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From Christopher Schultz <>
Subject Re: Connection Pooling questions
Date Wed, 01 Apr 2009 21:03:32 GMT
Hash: SHA1


On 4/1/2009 10:47 AM, Caldarale, Charles R wrote:
>> From: Shaun Farrugia []
>> Subject: RE: Connection Pooling questions
>> What happens when the statement isn't closed but the 
>> connection is returned to the pool?
> The connection object your code sees isn't the real connection; it's
> a wrapper created by the pool to control access to the real thing.
> Likewise, the ResultSet, Statement, PreparedStatement, etc., objects
> visible to the webapp are also wrappers around the real objects.
> Using these, the pool knows if the real connection has been cleaned
> up properly; the pool won't reuse the connection until it is has
> returned to an idle state.

That might violate the JDBC spec. Calling Connection.close should close
all statements that were created from that connection (JDBC4.0:section
9.4.4). Likewise, closing a statement closes any associated ResultSet
objects (section 13.1.4).

The spec also allows for statement pooling across connection uses (so
the statement survives a connection recycle) but that is required to be
hidden from the application and the application should "feel" like the
statement is /not/ pooled.

My interpretation of this is that Connection.close in a pooled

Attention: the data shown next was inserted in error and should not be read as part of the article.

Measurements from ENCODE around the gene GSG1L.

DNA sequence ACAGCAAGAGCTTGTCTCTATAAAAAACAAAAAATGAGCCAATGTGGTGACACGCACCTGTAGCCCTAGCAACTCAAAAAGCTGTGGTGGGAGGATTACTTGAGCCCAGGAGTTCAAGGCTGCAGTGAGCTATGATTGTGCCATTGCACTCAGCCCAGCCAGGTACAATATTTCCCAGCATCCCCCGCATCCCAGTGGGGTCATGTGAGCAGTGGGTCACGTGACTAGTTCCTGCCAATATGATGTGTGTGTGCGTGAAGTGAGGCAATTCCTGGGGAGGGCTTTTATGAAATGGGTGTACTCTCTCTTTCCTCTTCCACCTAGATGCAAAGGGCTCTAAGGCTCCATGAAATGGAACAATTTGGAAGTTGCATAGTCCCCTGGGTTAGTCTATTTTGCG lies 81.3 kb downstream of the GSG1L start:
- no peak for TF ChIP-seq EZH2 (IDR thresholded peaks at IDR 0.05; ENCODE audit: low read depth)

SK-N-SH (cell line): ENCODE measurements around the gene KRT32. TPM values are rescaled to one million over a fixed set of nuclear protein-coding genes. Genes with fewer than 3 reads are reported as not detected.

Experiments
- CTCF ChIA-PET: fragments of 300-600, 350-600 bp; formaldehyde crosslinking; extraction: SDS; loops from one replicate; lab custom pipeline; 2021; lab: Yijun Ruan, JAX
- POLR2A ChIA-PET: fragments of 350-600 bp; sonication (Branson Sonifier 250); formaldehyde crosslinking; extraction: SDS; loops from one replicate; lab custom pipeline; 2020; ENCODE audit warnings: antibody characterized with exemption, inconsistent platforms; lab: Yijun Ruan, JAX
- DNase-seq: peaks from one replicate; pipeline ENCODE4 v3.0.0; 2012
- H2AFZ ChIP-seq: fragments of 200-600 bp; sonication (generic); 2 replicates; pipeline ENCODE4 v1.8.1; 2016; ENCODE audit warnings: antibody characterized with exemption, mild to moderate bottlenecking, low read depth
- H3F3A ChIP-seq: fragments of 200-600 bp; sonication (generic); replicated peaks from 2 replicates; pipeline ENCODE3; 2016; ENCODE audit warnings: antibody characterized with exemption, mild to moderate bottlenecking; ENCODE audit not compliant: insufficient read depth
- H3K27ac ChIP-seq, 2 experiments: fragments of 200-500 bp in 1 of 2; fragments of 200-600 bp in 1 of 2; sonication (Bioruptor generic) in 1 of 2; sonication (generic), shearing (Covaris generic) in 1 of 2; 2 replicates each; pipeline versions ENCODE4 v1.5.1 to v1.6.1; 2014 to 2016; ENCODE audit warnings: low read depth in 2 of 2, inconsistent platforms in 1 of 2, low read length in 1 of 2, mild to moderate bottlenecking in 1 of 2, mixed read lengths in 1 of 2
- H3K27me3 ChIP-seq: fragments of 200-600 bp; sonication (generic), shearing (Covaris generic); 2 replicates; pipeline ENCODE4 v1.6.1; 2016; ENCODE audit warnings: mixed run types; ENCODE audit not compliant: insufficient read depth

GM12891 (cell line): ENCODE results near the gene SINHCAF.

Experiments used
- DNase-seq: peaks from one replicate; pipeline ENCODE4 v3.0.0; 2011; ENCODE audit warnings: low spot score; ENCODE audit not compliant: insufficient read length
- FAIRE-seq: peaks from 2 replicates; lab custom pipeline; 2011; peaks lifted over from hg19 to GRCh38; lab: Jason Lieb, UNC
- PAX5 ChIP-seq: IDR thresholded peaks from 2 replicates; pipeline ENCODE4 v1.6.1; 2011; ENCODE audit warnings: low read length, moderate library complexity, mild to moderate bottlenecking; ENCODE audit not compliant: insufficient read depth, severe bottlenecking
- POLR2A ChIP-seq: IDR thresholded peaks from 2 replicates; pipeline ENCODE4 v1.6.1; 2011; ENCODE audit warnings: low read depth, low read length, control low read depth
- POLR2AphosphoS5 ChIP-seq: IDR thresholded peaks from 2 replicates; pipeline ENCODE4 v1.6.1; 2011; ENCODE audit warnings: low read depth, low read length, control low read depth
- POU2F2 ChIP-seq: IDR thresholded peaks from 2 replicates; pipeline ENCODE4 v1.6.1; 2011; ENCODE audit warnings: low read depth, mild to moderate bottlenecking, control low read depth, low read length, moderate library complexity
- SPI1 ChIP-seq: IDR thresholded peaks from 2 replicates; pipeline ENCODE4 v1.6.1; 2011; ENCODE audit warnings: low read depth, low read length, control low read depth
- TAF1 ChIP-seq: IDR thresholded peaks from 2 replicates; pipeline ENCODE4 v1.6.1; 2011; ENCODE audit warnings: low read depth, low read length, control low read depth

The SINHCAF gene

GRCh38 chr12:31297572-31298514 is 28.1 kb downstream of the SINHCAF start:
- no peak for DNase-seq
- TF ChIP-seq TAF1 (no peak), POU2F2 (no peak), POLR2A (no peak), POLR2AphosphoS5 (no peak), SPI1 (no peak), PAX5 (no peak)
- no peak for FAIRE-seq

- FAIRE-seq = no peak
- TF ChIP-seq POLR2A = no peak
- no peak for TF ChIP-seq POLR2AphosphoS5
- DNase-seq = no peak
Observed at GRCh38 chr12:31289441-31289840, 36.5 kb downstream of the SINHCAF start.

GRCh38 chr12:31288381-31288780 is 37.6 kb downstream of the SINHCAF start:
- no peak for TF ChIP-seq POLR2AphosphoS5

environment should close the result sets and statements, at least in
such a way that the application can't tell the difference. If the
statements are intended to be pooled, then they can survive, but the
result sets should go bye-bye.

>> I have some code blocks that don't have a finally block 
>> to close the result set and prepared statement.  If an 
>> exception happens the statement and the result set stay
>> open but the connection gets returned to the pool.
> A brief scan of the code in commons-dbcp indicates that when a
> Connection.close() is done, an attempt is made to close the associated
> Statement and ResultSet objects. Some experimentation (which I don't
> have time for right now) would make me more comfortable with that
> observation.

I think the JDBC spec should strengthen your faith at least in the
correctness of this behavior... whether it is completely implemented or
the implementation meets your (or my) interpretation is another matter.

- -chris
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